American Terrorist- Timothy McVeigh


American Terrorist : Timothy McVeigh and…- When I first heard about this book, I wanted nothing to do with it. There is no way I could justify spending money on a book that would in any way, benefit McVeigh. After hearing that he got nothing for the book, and that some of the profits go to the families of the victims. As the 6th anniversary of the bombing approaches and we debate the possibility of televising McVeigh’s execution, this book is certainly timely.

American Terrorist is a thorough and at times exhaustive look at the life of Timothy McVeigh. From his normal upbringing in rural New York, (If you consider watching your mom bounce in and out of your life and an early fascination with guns, ‘normal’) to his successful tour during the Gulf War, we see Tim as ‘any boy’ from Anytown, USA. There can be no doubt that he wasn’t that different from many young people who learn that killing for your Government isn’t as glamorous as the Army ads make it out to be. Ironically, after the war, McVeigh’s gung-ho drive may have pushed him down the wrong path. Already beginning to see things in the military he couldn’t stomach, McVeigh returned and entered Special Forces training. It was to be the fulfillment of a lifelong dream. Instead, he crapped out. His time in the desert certainly had something to do with this failure, and that is the greatest moment of reflection in this story. What if the military had insisted he wait and rest before entering the SF program? What if Tim had known his own body’s limitations?

The post Army years for McVeigh are the ones we all know from media reports. Drifting from gun show to gun show, selling army surplus gear, guns and copies of his favorite book, qvzzqThe Turner Diaries.qvzzq Back in the Army, McVeigh had been reprimanded for passing the book around, but insists it was the gun message he found appealing, not the racist angle. (With all due respect, having read the book in question, that’s a laughable statement and makes me wonder why he feels the need to pull punches at this late date.) Outraged by events at Ruby Ridge and Waco, McVeigh was pushed (or leaped) over the edge. He as a warrior hell-bent on making the Government pay for what they were doing to gun loving Americans everywhere. With the help of some like minded Army buddies, the now infamous bombing was planned. Those of you looking for a nuts and bolts look may be disappointed, but I’m sure the authors didn’t want to be accused of giving some nutball copycat, the recipe for a repeat.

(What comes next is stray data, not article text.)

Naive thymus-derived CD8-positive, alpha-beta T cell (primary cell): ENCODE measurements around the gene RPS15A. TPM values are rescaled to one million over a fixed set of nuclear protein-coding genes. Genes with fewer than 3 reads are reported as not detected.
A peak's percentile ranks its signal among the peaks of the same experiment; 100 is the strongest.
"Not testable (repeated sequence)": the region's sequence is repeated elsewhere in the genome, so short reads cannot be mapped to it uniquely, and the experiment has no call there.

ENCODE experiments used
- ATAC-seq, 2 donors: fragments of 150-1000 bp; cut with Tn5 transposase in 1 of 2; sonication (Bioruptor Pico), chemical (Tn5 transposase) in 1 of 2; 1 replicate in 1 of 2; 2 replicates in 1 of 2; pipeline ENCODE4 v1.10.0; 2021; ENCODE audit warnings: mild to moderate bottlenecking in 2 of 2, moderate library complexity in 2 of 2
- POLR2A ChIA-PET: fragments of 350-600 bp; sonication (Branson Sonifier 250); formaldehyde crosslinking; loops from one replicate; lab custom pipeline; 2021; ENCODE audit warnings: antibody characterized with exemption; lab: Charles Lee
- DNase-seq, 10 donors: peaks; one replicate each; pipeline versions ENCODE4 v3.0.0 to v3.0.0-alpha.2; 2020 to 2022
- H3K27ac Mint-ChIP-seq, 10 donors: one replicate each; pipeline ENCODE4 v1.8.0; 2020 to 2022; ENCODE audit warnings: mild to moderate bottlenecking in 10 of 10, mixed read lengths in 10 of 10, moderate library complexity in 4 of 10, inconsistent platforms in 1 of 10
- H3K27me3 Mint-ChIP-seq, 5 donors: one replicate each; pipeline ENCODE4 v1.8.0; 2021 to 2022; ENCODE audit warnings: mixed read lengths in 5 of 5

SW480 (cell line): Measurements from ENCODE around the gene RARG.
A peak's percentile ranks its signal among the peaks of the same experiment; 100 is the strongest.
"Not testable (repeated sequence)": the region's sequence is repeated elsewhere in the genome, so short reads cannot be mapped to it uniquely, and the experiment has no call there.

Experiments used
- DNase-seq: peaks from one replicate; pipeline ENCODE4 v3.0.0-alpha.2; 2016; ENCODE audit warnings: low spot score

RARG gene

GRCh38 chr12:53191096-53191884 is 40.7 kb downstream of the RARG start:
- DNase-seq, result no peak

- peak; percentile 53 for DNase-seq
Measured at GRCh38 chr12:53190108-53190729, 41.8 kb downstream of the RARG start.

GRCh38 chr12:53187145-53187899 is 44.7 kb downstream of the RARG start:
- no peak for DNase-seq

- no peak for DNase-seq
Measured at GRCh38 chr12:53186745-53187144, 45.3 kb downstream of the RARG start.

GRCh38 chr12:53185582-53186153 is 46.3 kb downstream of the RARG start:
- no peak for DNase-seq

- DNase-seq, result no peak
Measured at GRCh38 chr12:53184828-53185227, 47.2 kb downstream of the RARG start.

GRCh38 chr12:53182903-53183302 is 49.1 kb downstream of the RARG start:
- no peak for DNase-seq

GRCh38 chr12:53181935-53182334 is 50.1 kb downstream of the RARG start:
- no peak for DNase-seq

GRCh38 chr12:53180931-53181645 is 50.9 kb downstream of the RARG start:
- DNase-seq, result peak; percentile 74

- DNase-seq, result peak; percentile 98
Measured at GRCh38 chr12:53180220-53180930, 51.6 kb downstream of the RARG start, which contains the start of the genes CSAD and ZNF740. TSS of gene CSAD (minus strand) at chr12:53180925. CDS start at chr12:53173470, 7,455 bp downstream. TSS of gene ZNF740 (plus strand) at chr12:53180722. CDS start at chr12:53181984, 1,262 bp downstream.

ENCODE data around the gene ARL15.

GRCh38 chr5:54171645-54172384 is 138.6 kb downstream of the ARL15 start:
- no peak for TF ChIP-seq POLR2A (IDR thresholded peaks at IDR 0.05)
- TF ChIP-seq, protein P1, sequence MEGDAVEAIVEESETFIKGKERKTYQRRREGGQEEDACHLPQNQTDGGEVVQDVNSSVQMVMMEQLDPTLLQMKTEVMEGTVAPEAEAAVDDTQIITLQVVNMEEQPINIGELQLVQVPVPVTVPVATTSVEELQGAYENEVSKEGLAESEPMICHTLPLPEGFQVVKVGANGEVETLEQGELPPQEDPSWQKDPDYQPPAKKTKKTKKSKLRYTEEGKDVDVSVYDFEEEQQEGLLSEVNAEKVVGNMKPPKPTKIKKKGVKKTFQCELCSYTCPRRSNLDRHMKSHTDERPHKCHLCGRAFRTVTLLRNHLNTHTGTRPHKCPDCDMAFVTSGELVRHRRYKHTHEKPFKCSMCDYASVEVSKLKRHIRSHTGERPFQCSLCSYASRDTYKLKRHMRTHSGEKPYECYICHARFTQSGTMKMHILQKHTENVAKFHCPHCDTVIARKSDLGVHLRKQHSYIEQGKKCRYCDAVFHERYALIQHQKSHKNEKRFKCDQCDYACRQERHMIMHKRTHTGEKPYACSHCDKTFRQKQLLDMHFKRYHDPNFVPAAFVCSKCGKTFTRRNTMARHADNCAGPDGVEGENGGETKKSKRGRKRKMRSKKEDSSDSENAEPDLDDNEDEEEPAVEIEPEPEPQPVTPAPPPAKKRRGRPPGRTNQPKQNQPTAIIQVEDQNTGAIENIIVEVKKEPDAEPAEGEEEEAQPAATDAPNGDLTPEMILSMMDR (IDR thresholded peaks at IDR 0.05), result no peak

Naturally much of the trail phase of the book describes how his attorneys were incapable of doing their job. I rarely feel sorry for defense lawyers, but I can’t imagine who would enjoy defending one of the most hated figures in the history of America. Those readers looking for answers to the key questions such as ‘why’ and ‘did he know’ about the daycare center will get answers. Are they the truth? Did he pick the Oklahoma Federal Building because he believed that the Waco orders came from there? Was he really unaware of the daycare center? The answer to the latter, according to McVeigh is yes. Of course, he does have to compare a day care center in a federal building with human shields used by Sadaam Hussein which makes me a little suspicious. (Not to mention the tough to swallow idea that McVeigh would know exactly which hated government agencies were housed in the building, but miss a daycare center.

Given the recent revelations about mishandled FBI files, this book is going to ring true to a lot of people. McVeigh is careful, too careful in fact, to not push blame for his angst and wandering on his parents. Clearly, this was a confused and angry young man. What this book does is give Tim a voice, to let the world hear what he wanted to say on the stand. When all is said and done, I hear his reasons and I still think he can’t be executed soon enough. He wants to consider himself a hero, that’s fine with me. After thorough consideration, I still prefer to see him for what he is, a coward, a murderer and a traitor.

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